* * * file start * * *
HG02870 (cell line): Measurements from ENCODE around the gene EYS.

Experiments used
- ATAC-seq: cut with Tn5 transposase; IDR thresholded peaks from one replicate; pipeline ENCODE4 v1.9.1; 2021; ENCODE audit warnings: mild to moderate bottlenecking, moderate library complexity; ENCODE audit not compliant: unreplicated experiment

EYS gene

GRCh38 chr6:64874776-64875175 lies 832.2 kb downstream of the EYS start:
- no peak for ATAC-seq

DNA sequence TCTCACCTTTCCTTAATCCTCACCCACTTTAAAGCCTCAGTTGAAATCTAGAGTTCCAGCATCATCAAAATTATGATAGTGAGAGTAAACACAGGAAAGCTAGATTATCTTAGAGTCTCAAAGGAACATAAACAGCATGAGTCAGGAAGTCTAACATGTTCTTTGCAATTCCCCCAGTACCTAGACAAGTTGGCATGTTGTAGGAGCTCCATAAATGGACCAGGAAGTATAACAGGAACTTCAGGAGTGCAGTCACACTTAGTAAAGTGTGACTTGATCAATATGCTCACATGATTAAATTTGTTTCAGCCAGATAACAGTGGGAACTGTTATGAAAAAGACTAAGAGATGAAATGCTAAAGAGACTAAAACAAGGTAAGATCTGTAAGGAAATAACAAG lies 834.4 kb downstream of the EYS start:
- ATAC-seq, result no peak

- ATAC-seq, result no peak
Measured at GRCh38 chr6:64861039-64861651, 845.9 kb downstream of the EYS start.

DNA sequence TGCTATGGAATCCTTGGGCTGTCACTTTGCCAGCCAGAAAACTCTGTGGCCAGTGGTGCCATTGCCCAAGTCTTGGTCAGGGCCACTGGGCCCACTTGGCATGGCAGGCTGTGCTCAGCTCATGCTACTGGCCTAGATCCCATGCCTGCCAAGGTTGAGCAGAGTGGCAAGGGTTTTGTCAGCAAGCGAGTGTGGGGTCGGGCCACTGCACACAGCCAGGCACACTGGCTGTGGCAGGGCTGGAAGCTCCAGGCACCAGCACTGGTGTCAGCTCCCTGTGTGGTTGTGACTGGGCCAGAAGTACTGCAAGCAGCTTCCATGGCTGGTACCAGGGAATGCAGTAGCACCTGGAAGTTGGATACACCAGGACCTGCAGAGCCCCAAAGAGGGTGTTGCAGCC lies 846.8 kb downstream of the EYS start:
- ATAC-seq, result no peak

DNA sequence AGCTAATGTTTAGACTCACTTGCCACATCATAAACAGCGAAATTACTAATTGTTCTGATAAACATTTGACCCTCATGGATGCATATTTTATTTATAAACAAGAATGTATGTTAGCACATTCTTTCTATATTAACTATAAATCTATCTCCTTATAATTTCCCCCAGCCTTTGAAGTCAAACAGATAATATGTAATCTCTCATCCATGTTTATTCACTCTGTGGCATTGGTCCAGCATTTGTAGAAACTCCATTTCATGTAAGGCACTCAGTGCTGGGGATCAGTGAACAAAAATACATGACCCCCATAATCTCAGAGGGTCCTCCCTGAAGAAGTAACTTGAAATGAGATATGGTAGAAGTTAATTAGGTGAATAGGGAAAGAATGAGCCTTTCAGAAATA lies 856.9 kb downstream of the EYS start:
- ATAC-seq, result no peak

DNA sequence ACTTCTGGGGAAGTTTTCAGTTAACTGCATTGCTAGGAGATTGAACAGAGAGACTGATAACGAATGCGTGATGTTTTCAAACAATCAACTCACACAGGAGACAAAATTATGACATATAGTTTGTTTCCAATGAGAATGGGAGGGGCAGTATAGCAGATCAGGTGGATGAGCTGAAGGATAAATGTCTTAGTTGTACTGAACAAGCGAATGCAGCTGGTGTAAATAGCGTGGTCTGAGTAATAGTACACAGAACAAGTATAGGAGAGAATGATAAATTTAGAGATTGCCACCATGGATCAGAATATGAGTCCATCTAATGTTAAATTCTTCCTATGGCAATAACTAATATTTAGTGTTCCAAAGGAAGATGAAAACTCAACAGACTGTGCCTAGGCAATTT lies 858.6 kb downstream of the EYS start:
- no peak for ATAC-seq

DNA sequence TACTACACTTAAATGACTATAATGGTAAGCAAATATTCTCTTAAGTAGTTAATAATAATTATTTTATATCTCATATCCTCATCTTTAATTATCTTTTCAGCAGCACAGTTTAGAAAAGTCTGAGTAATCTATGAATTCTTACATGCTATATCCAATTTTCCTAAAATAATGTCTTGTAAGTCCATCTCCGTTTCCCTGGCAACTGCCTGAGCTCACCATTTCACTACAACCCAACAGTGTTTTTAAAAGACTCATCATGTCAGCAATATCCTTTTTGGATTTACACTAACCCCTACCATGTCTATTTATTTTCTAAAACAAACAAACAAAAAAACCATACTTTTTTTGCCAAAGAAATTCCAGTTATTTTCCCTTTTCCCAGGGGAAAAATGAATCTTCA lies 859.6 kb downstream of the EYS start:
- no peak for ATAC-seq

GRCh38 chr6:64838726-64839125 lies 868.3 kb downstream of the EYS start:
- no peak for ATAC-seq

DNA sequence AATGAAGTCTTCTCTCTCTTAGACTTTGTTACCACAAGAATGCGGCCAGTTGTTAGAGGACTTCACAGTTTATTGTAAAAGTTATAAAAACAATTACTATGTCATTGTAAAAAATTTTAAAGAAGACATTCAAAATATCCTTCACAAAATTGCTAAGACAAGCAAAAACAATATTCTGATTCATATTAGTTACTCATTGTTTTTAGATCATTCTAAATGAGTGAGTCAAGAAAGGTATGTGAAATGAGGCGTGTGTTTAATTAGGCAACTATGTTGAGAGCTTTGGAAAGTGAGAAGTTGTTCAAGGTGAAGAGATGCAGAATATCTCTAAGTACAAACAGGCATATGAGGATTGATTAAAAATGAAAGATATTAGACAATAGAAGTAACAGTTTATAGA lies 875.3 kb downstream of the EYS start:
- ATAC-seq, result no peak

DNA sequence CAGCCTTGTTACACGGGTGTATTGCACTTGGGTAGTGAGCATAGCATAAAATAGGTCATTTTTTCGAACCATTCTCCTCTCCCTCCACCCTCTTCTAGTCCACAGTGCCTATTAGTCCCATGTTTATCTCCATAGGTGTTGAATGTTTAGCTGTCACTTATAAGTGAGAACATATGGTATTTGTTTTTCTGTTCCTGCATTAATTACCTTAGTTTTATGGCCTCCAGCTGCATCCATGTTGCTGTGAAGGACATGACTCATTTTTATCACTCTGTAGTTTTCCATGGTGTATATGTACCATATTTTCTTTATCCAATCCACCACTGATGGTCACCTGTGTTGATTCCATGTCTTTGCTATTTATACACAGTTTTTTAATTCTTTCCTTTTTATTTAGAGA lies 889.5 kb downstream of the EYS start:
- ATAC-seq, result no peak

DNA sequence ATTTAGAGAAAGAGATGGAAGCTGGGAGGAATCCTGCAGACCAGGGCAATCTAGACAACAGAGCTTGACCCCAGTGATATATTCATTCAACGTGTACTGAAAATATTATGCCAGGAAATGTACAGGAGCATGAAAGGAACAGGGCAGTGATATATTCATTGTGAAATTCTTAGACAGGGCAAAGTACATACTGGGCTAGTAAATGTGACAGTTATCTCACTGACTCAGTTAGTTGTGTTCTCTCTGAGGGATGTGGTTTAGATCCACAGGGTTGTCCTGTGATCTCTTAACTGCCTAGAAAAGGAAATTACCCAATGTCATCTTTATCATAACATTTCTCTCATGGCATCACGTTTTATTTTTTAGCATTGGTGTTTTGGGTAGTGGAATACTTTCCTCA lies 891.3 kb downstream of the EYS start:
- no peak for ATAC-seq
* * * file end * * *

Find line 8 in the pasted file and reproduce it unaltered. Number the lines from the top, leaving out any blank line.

- ATAC-seq, result no peak